The Open Science Framework allows scientists to easily document these invisible steps and make them freely available. It’s the embodiment of the school maxim: “Show your working.” “It doesn’t mean that everyone will look at everything I do, but the fact that they can changes two important things,” says Nosek. “First, there’s no file drawer; research doesn’t get lost. Second, I’m accountable because someone could discover what I’m doing.”

The result should be a fuller picture of science, from conception to publication. Nosek hopes that this will also help to put the emphasis on the process of science, and shifts it away from the published, peer-reviewed paper. He says that the focus on papers has created “a mindset where the goal is to publish instead of to learn stuff”.

Ed Yong | Phenomena | National Geographic

Synthesising an animal genome from scratch is a massive challenge by today’s technological standards. It would require: a far more accurate draft than the one we have; knowledge of the number of chromosomes a mammoth had; the ability to stitch together such large stretches of DNA; ways of packaging that DNA into a nucleus; and hoping that all the DNA will still be in good working order.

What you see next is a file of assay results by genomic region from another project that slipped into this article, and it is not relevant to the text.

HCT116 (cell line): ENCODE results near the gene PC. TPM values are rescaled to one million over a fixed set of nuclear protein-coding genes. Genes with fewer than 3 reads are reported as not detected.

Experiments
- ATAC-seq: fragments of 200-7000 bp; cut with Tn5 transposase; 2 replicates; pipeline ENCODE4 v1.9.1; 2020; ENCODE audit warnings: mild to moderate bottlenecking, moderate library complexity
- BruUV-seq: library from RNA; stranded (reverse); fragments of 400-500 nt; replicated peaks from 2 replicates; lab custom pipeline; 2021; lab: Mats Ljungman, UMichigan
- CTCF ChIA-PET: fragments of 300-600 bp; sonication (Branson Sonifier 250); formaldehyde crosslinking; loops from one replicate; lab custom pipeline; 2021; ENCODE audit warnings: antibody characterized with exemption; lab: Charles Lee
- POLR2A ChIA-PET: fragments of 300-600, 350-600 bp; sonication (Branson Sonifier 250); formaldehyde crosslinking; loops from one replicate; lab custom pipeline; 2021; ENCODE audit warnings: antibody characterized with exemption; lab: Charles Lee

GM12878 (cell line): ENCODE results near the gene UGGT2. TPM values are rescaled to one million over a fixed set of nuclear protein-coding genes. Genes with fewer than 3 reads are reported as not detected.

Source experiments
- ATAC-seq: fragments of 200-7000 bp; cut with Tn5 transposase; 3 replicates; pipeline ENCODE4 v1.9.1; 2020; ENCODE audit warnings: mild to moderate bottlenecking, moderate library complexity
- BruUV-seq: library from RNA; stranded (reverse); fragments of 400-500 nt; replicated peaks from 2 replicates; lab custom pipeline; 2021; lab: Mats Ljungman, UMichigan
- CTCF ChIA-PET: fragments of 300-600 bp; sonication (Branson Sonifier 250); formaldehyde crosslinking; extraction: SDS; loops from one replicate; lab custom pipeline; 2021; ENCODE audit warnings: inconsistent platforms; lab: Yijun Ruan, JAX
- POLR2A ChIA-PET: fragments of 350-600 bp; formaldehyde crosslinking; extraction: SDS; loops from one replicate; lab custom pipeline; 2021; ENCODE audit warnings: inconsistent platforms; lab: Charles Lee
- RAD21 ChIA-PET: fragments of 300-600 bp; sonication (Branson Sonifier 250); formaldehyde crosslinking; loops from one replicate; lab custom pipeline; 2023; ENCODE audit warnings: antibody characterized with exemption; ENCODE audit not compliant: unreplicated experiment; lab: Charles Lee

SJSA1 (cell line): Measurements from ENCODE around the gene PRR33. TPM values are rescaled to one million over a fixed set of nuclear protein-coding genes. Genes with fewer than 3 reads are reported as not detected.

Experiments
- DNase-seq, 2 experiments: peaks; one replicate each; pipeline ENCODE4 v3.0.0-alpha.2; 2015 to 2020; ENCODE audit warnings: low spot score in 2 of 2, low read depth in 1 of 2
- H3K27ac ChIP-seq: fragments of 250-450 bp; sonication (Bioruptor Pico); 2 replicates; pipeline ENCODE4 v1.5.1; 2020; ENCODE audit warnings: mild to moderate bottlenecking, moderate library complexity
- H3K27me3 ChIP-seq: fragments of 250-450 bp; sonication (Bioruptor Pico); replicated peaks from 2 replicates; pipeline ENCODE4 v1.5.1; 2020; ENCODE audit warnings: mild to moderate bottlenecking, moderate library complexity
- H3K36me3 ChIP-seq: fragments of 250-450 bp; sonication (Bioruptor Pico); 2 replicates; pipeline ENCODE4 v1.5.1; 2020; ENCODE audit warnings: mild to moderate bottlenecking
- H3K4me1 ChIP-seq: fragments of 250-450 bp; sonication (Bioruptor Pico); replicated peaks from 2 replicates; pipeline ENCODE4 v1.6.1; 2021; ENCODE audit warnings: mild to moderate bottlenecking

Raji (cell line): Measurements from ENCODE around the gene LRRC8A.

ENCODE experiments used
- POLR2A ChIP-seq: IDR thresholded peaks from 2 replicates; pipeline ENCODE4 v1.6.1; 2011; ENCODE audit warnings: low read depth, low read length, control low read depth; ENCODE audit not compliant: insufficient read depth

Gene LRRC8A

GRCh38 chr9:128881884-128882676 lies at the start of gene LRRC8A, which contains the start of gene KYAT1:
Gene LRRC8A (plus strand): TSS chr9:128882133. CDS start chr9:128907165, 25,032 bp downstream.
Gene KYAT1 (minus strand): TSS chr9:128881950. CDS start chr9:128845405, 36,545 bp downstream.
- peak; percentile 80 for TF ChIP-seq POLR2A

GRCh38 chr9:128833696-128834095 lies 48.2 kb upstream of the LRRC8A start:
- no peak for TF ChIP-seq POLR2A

There is another option. Rather than producing mammoth DNA from scratch, you could tweak DNA from an African elephant. The genomes of the two species differ by just 0.6 percent, half the difference between us and chimpanzees. By identifying and swapping the different sequences, you could potentially rewrite an elephant genome so that it reads like a mammoth one.


Travis Riddle | Scientific American